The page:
When interest rates rise, as is happening now at an accelerated pace, bond prices fall. But that doesn’t mean you should avoid bonds.
You may have read that bonds have performed poorly as the Federal Reserve tightens monetary policy. That’s only half the story. Credit quality in the U.S. is strong — defaults are rare. Nearly all bond issuers are making interest payments on time.
Holding a portion of your portfolio in bonds is actually a way to cut risk. That may sound counterintuitive but read on. Explained below are strategies that can help you mitigate the risk of bond investments, even though the current interest-rate cycle will likely push prices down.
The mechanics of bonds
Bonds’ market values have declined. What does that mean to you? If you hold a bond and plan to keep holding it until it matures, the decline in market value doesn’t change the fact that you will receive the face value when it matures.
If you purchased a bond at a discount (for less than the face value), you will have a gain when it matures. Vice-versa if you paid a premium for your bond. The day-to-day price fluctuation doesn’t affect the payout at maturity. You continue to receive interest until the bond matures.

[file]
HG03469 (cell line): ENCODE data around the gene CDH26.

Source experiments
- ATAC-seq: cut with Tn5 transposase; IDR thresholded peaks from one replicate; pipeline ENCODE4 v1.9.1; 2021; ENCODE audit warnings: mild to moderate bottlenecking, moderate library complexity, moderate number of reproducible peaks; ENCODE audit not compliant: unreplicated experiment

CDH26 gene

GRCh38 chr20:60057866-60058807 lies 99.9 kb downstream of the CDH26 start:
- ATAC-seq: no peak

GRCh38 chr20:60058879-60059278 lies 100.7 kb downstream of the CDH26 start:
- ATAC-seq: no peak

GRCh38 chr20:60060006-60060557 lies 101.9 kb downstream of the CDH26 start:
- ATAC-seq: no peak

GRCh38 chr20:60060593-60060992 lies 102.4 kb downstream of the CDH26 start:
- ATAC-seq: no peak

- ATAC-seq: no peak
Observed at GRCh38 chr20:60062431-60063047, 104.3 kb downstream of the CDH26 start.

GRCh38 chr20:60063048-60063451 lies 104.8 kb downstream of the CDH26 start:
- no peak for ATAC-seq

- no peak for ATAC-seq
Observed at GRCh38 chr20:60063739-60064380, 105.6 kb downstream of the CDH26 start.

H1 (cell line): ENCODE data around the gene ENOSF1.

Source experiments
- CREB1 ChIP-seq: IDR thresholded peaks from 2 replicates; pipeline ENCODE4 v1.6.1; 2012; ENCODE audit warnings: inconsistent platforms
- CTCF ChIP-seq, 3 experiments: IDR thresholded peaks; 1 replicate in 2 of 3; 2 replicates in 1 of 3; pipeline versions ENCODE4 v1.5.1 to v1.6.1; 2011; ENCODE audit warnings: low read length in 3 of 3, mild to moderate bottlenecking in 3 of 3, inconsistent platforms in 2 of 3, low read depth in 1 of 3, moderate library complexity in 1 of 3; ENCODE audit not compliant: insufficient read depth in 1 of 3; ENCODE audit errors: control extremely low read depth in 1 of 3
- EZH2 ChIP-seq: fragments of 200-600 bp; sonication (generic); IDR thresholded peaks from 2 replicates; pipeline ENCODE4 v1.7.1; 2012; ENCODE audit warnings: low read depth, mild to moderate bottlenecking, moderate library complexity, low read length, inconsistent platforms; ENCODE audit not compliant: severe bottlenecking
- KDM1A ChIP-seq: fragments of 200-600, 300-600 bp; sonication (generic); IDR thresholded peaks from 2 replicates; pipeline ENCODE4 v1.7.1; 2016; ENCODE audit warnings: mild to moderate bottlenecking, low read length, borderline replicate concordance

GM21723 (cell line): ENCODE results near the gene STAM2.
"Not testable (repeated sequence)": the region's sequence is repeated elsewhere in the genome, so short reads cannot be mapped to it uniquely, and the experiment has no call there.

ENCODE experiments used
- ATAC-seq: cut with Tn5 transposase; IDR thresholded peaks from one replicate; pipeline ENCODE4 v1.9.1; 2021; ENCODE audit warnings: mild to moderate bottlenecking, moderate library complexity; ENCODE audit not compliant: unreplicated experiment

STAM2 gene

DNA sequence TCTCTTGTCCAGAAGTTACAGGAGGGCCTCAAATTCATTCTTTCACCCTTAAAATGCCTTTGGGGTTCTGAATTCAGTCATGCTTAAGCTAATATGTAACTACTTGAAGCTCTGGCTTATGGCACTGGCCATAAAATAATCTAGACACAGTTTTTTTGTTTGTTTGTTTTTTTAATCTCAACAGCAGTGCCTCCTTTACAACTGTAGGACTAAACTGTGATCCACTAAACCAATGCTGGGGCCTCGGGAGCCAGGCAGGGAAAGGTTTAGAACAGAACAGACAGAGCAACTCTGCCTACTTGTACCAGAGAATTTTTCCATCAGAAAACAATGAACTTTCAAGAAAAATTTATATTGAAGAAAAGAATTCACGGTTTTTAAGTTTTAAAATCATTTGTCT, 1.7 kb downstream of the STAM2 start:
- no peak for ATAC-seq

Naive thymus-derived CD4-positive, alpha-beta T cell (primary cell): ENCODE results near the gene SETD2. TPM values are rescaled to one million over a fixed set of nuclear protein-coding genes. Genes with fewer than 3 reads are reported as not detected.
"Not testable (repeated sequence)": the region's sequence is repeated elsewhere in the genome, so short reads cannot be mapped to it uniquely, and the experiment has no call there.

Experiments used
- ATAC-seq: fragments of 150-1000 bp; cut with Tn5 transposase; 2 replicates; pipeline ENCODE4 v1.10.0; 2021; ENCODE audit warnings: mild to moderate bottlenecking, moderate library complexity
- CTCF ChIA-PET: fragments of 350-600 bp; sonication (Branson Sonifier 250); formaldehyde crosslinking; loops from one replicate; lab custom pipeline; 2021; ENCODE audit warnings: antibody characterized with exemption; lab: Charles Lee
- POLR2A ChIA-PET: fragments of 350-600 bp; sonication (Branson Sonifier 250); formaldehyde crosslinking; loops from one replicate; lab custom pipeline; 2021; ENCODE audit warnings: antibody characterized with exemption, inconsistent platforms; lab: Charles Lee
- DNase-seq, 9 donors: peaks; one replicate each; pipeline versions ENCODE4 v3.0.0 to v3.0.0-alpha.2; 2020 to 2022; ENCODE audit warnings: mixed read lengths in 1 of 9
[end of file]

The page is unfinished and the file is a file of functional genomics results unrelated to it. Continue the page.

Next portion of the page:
But if you own shares of a bond fund, your share price has been declining. But the interest is still flowing, and as bonds mature in the fund, they will be redeemed at face value and replaced with higher-paying (or higher-yielding) bonds. That eventually helps the share price to recover. How much does the decline in your bond fund’s share price bother you?
With inflation running at a 40-year high, it may take a long time before the upward direction of interest rates (and consequent decline in bonds’ market values) reverses. Can you wait? How long might you have to wait?
If you have money to invest, bond-fund or individual bond investments have already become more attractive with higher yields.
A case for bonds
A traditional model for stock- and bond-market exposure is called 60/40, with 40% of a portfolio invested in the bond market either though individual holdings or shares of bond funds.
The notion of a 60/40 portfolio seemed antiquated during the long period of declining interest rates, when stocks have produced some of the best performance in decades.
Central banks’ stimulus, low interest rates and very low (or even negative) yields for long-term bonds have pushed money into U.S. equities. The S&P 500 Index’s
average annual return (with dividends reinvested) for the …….